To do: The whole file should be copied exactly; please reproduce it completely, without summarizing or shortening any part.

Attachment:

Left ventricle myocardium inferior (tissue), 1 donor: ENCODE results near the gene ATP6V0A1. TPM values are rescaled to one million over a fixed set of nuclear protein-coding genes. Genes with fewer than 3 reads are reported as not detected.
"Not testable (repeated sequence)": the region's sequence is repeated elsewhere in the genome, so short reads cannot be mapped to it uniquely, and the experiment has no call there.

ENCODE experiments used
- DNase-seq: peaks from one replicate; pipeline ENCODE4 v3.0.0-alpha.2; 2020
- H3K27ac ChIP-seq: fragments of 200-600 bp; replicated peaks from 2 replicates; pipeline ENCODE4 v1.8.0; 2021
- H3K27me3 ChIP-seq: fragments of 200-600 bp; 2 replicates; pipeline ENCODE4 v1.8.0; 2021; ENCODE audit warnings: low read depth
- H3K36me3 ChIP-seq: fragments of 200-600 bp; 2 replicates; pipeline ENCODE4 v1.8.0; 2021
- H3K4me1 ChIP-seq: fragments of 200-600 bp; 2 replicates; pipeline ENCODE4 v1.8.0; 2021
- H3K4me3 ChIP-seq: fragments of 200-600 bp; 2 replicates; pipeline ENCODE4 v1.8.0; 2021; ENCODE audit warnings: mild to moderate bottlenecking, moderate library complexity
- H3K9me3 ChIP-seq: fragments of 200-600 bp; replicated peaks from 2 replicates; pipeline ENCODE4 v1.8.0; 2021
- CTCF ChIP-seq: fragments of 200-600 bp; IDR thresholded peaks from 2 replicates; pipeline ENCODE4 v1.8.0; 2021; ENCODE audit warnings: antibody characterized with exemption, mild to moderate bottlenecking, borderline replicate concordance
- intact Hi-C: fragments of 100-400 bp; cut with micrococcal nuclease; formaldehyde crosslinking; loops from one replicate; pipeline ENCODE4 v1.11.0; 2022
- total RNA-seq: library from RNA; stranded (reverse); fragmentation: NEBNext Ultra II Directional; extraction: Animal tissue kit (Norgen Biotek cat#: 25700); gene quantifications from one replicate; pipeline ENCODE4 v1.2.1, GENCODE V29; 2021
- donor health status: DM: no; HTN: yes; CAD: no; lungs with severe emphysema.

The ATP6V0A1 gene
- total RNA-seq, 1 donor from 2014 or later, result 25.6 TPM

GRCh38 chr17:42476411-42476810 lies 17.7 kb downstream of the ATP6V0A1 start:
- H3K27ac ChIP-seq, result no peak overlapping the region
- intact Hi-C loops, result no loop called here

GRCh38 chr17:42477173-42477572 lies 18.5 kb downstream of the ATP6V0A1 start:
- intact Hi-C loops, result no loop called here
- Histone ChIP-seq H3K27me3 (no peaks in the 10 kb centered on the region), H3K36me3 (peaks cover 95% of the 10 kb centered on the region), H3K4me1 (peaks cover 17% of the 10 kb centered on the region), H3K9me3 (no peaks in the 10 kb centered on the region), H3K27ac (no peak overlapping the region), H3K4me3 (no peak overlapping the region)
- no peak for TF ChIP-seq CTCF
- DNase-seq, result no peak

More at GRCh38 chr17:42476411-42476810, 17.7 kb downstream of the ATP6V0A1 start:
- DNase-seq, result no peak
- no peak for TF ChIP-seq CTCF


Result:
Left ventricle myocardium inferior (tissue), 1 donor: ENCODE results near the gene ATP6V0A1. TPM values are rescaled to one million over a fixed set of nuclear protein-coding genes. Genes with fewer than 3 reads are reported as not detected.
"Not testable (repeated sequence)": the region's sequence is repeated elsewhere in the genome, so short reads cannot be mapped to it uniquely, and the experiment has no call there.

ENCODE experiments used
- DNase-seq: peaks from one replicate; pipeline ENCODE4 v3.0.0-alpha.2; 2020
- H3K27ac ChIP-seq: fragments of 200-600 bp; replicated peaks from 2 replicates; pipeline ENCODE4 v1.8.0; 2021
- H3K27me3 ChIP-seq: fragments of 200-600 bp; 2 replicates; pipeline ENCODE4 v1.8.0; 2021; ENCODE audit warnings: low read depth
- H3K36me3 ChIP-seq: fragments of 200-600 bp; 2 replicates; pipeline ENCODE4 v1.8.0; 2021
- H3K4me1 ChIP-seq: fragments of 200-600 bp; 2 replicates; pipeline ENCODE4 v1.8.0; 2021
- H3K4me3 ChIP-seq: fragments of 200-600 bp; 2 replicates; pipeline ENCODE4 v1.8.0; 2021; ENCODE audit warnings: mild to moderate bottlenecking, moderate library complexity
- H3K9me3 ChIP-seq: fragments of 200-600 bp; replicated peaks from 2 replicates; pipeline ENCODE4 v1.8.0; 2021
- CTCF ChIP-seq: fragments of 200-600 bp; IDR thresholded peaks from 2 replicates; pipeline ENCODE4 v1.8.0; 2021; ENCODE audit warnings: antibody characterized with exemption, mild to moderate bottlenecking, borderline replicate concordance
- intact Hi-C: fragments of 100-400 bp; cut with micrococcal nuclease; formaldehyde crosslinking; loops from one replicate; pipeline ENCODE4 v1.11.0; 2022
- total RNA-seq: library from RNA; stranded (reverse); fragmentation: NEBNext Ultra II Directional; extraction: Animal tissue kit (Norgen Biotek cat#: 25700); gene quantifications from one replicate; pipeline ENCODE4 v1.2.1, GENCODE V29; 2021
- donor health status: DM: no; HTN: yes; CAD: no; lungs with severe emphysema.

The ATP6V0A1 gene
- total RNA-seq, 1 donor from 2014 or later, result 25.6 TPM

GRCh38 chr17:42476411-42476810 lies 17.7 kb downstream of the ATP6V0A1 start:
- H3K27ac ChIP-seq, result no peak overlapping the region
- intact Hi-C loops, result no loop called here

GRCh38 chr17:42477173-42477572 lies 18.5 kb downstream of the ATP6V0A1 start:
- intact Hi-C loops, result no loop called here
- Histone ChIP-seq H3K27me3 (no peaks in the 10 kb centered on the region), H3K36me3 (peaks cover 95% of the 10 kb centered on the region), H3K4me1 (peaks cover 17% of the 10 kb centered on the region), H3K9me3 (no peaks in the 10 kb centered on the region), H3K27ac (no peak overlapping the region), H3K4me3 (no peak overlapping the region)
- no peak for TF ChIP-seq CTCF
- DNase-seq, result no peak

More at GRCh38 chr17:42476411-42476810, 17.7 kb downstream of the ATP6V0A1 start:
- DNase-seq, result no peak
- no peak for TF ChIP-seq CTCF